The proper way to do a harem comedy isn't to just have everyone be in love with the protagonist; it's with proper building of feelings and relationships that lead to story-writing gold. It's because of this key factor that makes Taishi Tsutsui's We Never Learn a much more enjoyable ride to go through, as the characters of Rizu, Fumino, and Uruka struggle to figure out what it is they like about their tutor Nariyuki. The misunderstandings, happy accidents, and even near-brushes with romance are what places this harem comedy higher than most other recent entries, as evident by its third volume.
This recent installment of We Never Learn puts a lot more emphasis on swimmer Uruka, who is now realizing how much she might be in love with Nariyuki. She attempts to make lunch for him, snoops around to see if he's already taken, and attempts to juggle both her studies and swim-meet practice. Meanwhile, Rizu struggles a day without her proper eyewear, whereas the study group attempts so see if focusing on their work while bathing will help retain their knowledge. Nariyuki also has a run-in with former tutor Kirisu-sensei, who has a couple of secrets of her own that the student discovers.
Perhaps what makes these recent chapters work well is the fact that none of the students fall into some sort of archetype trope. There are no fictional personalities traits like tsundere or moé, nor does it attempt to go back-and-forth between one's feelings. Instead, the characters of Rizu, Fumino, and Uruka are somewhat portrayed as genuine people. Granted, life's comedic ways are amplified for the sake of laughs, but that's to be expected from a series like this.
Thankfully, it's the comedy in We Never Learn that makes it easy to stick around for. Watching as people mistake Rizu's squinting for pure anger leads to some funny-as-hell reactions from Nariyuki and his fellow student body. A sleepover session party is presented innocently enough, until Rizu's father leaves a violent warning to the tutor hidden at the bottom of his udon bowl. Even the building-up of rumors about Nariyuki and his study group brings about some silly misunderstandings, none of which have the gossip quelled due to their actions.
One of the most funnier storylines (and naughtiest thus far in the series) involves the study group attempting to try to focus on their subjects while in the tub. Due to Nariyuki's dumbness when it comes to using smartphones, his quest for knowledge keeps having him accidentally calling the girls. As one can probably guess, they're all attempting to study the same way, which leads them all to drift into lewd mentalities and the like. What happens when Nariyuki reaches Uruka and accidentally initiates video chat gives way to some laugh-inducing (albeit perverted) visuals that would leave anyone red in the face if it were to happen to them.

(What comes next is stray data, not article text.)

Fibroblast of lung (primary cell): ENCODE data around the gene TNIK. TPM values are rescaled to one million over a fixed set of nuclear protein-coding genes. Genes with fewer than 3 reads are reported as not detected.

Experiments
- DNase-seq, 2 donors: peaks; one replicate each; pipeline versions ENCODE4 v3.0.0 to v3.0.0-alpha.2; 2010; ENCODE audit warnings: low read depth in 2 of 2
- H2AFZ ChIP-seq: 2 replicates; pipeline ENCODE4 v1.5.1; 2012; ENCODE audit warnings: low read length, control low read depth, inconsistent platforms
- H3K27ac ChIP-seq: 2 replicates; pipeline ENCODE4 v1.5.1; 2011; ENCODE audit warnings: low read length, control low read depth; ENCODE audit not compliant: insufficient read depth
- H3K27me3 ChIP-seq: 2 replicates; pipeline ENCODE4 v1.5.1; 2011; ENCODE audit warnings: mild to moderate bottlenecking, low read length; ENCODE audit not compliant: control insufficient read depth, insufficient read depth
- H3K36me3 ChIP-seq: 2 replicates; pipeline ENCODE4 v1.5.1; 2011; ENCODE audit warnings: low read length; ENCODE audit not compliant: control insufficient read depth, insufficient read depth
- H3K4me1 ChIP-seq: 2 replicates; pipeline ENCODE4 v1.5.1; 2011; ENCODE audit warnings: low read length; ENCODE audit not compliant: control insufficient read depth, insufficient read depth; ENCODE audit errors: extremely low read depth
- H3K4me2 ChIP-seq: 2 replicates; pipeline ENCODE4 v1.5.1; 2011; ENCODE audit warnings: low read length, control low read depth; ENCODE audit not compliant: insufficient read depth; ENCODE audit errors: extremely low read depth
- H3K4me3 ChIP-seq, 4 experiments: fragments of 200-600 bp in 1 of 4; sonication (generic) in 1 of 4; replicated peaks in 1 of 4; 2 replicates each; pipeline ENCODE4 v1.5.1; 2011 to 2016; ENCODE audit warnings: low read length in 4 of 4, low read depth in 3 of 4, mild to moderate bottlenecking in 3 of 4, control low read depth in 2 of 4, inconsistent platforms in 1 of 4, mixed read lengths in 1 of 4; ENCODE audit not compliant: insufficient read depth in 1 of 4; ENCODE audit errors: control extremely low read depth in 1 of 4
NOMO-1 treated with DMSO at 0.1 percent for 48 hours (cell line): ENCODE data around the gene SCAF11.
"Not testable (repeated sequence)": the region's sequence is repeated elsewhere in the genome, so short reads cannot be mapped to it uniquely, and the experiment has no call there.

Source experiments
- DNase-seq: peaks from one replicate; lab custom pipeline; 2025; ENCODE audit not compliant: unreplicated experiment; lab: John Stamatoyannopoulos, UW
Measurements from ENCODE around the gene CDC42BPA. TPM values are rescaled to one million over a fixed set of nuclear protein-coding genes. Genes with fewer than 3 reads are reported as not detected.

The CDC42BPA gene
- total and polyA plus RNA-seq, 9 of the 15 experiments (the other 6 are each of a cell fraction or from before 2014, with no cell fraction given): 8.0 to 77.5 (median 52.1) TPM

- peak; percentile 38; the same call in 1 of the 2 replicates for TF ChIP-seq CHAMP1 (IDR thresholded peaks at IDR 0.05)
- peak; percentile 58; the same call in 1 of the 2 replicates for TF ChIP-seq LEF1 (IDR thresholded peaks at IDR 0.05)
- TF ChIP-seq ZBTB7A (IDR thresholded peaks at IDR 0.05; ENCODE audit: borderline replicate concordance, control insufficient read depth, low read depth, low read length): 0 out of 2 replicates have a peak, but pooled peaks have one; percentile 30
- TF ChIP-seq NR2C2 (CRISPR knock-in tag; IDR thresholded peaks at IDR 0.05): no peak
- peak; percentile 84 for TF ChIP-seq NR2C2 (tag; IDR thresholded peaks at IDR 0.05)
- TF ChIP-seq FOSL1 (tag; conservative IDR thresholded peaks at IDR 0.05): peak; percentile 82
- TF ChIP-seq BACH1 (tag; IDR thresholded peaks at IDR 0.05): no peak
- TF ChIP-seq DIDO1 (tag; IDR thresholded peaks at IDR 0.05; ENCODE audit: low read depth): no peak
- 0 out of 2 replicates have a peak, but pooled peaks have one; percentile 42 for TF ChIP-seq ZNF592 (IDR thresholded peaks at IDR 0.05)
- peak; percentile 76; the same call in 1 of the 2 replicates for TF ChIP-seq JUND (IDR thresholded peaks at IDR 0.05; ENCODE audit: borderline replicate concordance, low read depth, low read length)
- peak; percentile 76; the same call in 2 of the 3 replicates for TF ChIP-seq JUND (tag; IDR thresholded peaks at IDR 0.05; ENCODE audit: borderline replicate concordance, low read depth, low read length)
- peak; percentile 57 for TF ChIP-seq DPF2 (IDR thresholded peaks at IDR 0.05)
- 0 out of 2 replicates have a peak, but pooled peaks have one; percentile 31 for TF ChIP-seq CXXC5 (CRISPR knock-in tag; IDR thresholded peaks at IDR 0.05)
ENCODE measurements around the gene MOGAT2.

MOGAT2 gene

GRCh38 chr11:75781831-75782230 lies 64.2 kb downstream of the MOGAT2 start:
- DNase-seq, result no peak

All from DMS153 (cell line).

A minor complaint I have with this third volume is how Fumino is treated throughout. While there is a chapter that focuses on her, it feels more and more like she's playing second fiddle to everyone else in the cast. What makes We Never Learn work is how each character gets their own moment of balanced spotlight, and while Uruka, Rizu, and even Kirisu-sensei have those moments here, it seems to dim a bit when it comes time to aim our gazes at Fumino. A shame, as she often gave way to some fun and peppy storylines in the previous installments.
We Never Learn has managed to pull itself out of a predictable route this time around, giving way to fun & humorous ways for our main ladies to fall for their book-smart/street-dumb tutor. Despite the steaminess of the series having its heat turned up, Tsutsui still manages to put the sweeter moments over the naughty ones thanks to its well-written characters and bantering. As the will they/won't they paths branch out during this third volume, one can only guess whether or not one of Nariyuki's underlings will manage to steal his heart by series' end. Until that time comes, we can just be thankful for how entertaining We Never Learn has become.
Promotional consideration provided by Erik Jansen of MediaLab PR